The largest Teamster pension plan, the Central States Fund, has been in the news because it is significantly underfunded. By contrast, the IAM National Pension Fund, the fifth-largest multi-employer pension fund in the U.S, is funded at 106%. But Monroe said that contrast is irrelevant. "Despite the many successful funds the Teamsters have, the IAM chooses to highlight the Central States Fund, a fund which is not on the table for these workers," he said.

It isn't even certain the IAM could maintain its plan at a merged airline, Munroe said, noting: "The IAM likes to say their plan is automatic, but they would have to negotiate a new plan for the workers at the combined American."

Wise said continued future accrual in the plan is guaranteed if the workers remain in the IAM. Historically, the IAM has fought to protect the plan. In July 2005, with United ( UAL - Get Report) in bankruptcy, about 16,000 agents, ramp workers and stock clerks, represented by the IAM, approved a new contract that included wage and benefit concessions but still enabled them to be the only United workers to retain a defined benefit pension plan.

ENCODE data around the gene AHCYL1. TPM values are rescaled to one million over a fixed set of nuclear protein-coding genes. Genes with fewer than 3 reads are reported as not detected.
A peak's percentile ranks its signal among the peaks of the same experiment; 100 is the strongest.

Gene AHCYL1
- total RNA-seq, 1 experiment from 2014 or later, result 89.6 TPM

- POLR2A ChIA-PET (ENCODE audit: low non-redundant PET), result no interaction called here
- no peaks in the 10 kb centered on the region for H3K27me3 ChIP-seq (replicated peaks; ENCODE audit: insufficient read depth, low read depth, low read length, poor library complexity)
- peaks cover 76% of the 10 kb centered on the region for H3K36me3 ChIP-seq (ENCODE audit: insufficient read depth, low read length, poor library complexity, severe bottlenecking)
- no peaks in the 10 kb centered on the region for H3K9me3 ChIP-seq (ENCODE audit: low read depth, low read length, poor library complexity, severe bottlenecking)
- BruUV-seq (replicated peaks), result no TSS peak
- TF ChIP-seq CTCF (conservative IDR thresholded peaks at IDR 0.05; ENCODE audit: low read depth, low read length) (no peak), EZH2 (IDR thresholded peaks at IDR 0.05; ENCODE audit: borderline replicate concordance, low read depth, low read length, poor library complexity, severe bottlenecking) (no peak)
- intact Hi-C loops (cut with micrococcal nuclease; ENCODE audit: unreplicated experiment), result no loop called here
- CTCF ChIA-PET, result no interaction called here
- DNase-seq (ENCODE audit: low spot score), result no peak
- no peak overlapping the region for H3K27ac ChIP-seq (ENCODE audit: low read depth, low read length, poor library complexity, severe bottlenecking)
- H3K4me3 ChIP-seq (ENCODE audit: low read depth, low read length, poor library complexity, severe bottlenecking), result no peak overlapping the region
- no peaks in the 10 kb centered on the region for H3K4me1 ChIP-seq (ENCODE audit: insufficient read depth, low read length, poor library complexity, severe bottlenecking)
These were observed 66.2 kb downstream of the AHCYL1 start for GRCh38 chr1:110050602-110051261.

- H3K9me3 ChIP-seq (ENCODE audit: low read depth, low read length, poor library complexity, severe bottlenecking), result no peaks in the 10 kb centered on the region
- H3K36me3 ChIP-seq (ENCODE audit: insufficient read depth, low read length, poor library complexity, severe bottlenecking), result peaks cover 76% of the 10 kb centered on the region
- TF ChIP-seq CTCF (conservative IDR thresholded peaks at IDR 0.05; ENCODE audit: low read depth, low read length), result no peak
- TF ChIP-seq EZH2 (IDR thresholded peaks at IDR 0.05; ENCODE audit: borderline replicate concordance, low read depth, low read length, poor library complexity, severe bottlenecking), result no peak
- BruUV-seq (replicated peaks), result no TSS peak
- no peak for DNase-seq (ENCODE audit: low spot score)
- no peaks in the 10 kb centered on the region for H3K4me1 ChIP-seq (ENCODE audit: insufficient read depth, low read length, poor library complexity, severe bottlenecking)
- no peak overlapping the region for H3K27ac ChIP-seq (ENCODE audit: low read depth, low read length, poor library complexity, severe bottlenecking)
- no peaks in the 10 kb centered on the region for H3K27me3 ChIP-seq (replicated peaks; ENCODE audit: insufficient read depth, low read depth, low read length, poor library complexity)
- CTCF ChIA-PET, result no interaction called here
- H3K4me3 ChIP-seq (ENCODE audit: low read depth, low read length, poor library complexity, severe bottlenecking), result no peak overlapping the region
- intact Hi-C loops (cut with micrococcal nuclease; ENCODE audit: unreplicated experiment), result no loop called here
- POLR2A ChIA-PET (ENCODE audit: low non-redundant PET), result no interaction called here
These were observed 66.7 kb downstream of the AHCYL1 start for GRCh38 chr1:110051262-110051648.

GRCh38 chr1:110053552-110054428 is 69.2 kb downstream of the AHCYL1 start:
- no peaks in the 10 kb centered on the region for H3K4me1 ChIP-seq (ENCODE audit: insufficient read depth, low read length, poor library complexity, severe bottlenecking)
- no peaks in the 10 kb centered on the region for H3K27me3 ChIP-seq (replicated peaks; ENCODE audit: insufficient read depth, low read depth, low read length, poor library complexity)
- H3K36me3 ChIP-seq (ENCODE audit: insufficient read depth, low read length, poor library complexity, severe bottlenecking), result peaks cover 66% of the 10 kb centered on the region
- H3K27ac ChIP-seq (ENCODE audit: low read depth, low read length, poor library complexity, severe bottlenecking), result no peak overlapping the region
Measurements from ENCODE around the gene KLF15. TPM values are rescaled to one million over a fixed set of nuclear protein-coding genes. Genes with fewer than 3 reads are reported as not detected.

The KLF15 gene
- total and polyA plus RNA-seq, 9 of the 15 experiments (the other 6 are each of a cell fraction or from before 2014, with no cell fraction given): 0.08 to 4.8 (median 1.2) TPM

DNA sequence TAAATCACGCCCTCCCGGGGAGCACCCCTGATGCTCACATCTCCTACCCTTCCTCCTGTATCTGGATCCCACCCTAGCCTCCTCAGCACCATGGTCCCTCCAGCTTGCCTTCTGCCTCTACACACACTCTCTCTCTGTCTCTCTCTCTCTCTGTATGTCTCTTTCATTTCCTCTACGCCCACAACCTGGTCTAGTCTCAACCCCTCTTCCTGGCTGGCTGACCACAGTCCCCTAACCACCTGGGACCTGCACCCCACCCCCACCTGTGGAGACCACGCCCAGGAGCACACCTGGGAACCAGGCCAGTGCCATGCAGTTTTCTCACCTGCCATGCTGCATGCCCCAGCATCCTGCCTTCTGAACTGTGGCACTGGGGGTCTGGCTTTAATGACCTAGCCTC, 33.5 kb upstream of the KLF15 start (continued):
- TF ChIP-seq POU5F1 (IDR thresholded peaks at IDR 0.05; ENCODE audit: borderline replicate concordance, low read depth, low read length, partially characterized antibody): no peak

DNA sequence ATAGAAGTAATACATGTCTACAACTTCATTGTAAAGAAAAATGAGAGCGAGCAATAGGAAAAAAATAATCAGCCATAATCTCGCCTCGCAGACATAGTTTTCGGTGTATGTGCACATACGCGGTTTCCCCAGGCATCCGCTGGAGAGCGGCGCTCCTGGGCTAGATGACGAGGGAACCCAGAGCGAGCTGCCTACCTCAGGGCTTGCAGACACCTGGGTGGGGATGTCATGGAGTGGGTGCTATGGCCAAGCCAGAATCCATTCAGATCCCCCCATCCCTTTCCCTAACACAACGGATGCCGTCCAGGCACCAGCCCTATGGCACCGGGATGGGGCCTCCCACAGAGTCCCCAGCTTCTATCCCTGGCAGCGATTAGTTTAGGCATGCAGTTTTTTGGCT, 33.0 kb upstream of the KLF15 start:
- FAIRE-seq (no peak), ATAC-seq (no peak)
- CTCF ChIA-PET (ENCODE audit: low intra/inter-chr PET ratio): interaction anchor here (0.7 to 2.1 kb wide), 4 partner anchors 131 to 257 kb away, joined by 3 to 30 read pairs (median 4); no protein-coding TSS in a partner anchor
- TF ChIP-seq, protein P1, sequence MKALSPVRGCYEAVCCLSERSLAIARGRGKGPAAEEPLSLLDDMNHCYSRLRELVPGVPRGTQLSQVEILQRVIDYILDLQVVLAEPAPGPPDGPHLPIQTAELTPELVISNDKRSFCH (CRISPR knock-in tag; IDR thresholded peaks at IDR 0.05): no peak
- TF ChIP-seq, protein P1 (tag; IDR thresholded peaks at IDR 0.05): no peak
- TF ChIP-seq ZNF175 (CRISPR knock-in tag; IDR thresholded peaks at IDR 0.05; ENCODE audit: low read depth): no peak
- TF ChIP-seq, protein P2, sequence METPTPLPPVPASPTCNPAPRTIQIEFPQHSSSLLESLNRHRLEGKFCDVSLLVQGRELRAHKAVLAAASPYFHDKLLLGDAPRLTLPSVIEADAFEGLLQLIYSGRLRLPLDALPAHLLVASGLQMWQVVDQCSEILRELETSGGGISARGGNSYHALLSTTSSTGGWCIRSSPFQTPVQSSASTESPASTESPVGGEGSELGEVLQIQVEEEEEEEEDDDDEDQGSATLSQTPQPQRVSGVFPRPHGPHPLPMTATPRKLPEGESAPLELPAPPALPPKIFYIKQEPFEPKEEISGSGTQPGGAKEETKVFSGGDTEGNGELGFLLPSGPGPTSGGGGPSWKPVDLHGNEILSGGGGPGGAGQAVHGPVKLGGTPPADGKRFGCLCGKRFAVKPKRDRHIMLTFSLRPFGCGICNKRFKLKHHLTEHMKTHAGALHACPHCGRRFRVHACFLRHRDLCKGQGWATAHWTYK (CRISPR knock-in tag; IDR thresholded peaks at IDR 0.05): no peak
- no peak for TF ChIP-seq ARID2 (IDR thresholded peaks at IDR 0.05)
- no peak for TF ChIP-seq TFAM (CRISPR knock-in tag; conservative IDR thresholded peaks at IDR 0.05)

"United was getting ready to abrogate the old contract," says Robert Roach, then IAM general vice president. "They were afraid of what the other unions would say if we had a pension plan and the others did not. But we told them we must have the pension plan or we would shut the airline down."

-- Written by Ted Reed in Charlotte, N.C.